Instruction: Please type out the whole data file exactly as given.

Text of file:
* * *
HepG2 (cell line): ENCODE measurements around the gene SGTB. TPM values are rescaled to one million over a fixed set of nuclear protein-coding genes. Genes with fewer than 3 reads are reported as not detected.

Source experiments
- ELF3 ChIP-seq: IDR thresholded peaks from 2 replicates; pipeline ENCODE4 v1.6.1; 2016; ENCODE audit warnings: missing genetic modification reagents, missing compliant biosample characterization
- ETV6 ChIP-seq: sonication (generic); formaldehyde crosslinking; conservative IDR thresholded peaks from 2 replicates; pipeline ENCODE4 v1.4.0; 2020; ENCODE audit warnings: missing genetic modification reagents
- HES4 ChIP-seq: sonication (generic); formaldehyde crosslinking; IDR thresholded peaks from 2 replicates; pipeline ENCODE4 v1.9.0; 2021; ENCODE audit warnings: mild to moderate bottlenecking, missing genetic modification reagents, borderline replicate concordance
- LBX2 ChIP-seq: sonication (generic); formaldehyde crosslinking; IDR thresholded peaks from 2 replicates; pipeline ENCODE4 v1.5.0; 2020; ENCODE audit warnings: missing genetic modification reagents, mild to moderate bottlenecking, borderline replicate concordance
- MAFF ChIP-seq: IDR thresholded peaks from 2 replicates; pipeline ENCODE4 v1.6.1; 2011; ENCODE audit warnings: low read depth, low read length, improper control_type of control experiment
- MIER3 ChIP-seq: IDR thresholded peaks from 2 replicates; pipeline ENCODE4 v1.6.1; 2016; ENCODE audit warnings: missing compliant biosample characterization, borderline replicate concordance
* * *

HepG2 (cell line): ENCODE measurements around the gene SGTB. TPM values are rescaled to one million over a fixed set of nuclear protein-coding genes. Genes with fewer than 3 reads are reported as not detected.

Source experiments
- ELF3 ChIP-seq: IDR thresholded peaks from 2 replicates; pipeline ENCODE4 v1.6.1; 2016; ENCODE audit warnings: missing genetic modification reagents, missing compliant biosample characterization
- ETV6 ChIP-seq: sonication (generic); formaldehyde crosslinking; conservative IDR thresholded peaks from 2 replicates; pipeline ENCODE4 v1.4.0; 2020; ENCODE audit warnings: missing genetic modification reagents
- HES4 ChIP-seq: sonication (generic); formaldehyde crosslinking; IDR thresholded peaks from 2 replicates; pipeline ENCODE4 v1.9.0; 2021; ENCODE audit warnings: mild to moderate bottlenecking, missing genetic modification reagents, borderline replicate concordance
- LBX2 ChIP-seq: sonication (generic); formaldehyde crosslinking; IDR thresholded peaks from 2 replicates; pipeline ENCODE4 v1.5.0; 2020; ENCODE audit warnings: missing genetic modification reagents, mild to moderate bottlenecking, borderline replicate concordance
- MAFF ChIP-seq: IDR thresholded peaks from 2 replicates; pipeline ENCODE4 v1.6.1; 2011; ENCODE audit warnings: low read depth, low read length, improper control_type of control experiment
- MIER3 ChIP-seq: IDR thresholded peaks from 2 replicates; pipeline ENCODE4 v1.6.1; 2016; ENCODE audit warnings: missing compliant biosample characterization, borderline replicate concordance